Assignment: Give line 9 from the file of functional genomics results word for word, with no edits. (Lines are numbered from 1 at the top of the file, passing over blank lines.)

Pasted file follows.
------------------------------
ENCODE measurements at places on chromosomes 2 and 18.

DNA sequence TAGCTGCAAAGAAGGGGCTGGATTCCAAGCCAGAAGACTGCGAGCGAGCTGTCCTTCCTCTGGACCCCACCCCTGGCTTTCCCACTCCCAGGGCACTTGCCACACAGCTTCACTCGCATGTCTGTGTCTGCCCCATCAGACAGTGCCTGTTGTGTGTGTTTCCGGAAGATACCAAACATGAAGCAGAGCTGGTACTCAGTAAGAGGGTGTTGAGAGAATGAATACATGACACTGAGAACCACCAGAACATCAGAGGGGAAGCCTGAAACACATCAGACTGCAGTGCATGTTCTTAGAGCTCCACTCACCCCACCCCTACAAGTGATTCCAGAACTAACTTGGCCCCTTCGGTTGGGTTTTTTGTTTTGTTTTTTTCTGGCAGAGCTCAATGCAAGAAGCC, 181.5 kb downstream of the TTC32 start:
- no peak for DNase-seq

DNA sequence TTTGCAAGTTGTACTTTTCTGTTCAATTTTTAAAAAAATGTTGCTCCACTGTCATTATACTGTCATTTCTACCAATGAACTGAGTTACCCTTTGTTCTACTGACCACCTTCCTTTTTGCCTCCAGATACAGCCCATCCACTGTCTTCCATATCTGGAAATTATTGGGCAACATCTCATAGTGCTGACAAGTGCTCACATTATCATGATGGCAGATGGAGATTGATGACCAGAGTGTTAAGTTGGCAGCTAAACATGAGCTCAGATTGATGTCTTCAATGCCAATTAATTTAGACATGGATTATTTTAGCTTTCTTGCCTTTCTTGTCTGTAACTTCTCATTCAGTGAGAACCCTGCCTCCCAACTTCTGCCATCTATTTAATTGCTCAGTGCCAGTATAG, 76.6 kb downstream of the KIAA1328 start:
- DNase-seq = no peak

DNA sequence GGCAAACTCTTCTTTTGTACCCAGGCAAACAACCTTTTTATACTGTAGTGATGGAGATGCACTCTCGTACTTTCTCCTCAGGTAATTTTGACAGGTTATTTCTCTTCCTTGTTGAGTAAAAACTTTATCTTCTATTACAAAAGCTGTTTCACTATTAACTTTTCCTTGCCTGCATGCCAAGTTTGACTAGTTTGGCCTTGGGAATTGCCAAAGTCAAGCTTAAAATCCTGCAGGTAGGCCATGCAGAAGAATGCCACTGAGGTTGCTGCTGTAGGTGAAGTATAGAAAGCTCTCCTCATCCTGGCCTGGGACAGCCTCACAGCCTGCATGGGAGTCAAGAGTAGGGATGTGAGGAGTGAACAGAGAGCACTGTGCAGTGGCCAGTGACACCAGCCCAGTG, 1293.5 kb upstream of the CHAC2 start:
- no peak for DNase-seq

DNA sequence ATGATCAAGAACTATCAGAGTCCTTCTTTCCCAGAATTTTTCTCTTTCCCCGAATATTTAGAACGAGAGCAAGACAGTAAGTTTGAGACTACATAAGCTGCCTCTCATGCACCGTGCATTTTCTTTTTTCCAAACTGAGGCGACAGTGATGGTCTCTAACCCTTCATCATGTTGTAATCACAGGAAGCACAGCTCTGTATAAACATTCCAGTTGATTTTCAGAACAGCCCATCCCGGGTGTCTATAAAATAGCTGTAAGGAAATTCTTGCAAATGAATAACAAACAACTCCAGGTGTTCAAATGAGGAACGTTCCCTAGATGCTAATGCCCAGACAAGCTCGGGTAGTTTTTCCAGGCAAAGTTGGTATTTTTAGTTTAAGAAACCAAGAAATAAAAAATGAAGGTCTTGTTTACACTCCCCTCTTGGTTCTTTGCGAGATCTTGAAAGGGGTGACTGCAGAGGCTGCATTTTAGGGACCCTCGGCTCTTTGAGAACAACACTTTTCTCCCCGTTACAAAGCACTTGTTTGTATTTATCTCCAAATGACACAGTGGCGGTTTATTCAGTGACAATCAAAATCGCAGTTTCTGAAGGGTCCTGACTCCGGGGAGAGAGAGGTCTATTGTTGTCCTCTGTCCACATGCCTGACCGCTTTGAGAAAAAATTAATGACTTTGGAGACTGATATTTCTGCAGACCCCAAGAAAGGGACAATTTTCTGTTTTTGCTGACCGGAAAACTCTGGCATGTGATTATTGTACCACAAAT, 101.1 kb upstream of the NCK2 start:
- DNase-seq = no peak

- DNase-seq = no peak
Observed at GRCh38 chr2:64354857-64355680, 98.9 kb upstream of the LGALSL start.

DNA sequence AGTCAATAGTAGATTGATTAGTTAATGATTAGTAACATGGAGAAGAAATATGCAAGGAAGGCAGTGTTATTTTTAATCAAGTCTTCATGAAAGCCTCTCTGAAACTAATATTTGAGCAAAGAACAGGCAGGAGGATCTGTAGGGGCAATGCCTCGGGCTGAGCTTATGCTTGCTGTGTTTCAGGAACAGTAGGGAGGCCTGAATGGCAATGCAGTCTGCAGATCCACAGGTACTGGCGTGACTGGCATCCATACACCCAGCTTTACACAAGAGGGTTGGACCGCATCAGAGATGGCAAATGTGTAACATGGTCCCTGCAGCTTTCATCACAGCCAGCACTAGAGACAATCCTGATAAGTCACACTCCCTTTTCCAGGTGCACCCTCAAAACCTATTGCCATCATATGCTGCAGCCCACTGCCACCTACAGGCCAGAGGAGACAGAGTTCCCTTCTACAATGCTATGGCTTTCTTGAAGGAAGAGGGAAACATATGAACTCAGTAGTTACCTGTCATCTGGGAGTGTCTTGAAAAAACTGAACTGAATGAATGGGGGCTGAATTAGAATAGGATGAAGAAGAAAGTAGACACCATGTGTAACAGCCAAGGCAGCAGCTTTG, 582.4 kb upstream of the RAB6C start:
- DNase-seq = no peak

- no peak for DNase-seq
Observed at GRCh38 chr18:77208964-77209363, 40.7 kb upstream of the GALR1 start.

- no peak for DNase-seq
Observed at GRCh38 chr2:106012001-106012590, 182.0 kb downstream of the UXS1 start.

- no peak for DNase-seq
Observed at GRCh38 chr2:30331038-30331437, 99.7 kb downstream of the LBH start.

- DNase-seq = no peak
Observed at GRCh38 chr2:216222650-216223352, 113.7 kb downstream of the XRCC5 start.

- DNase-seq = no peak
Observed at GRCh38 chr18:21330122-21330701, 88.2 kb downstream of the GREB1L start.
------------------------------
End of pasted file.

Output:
- DNase-seq = no peak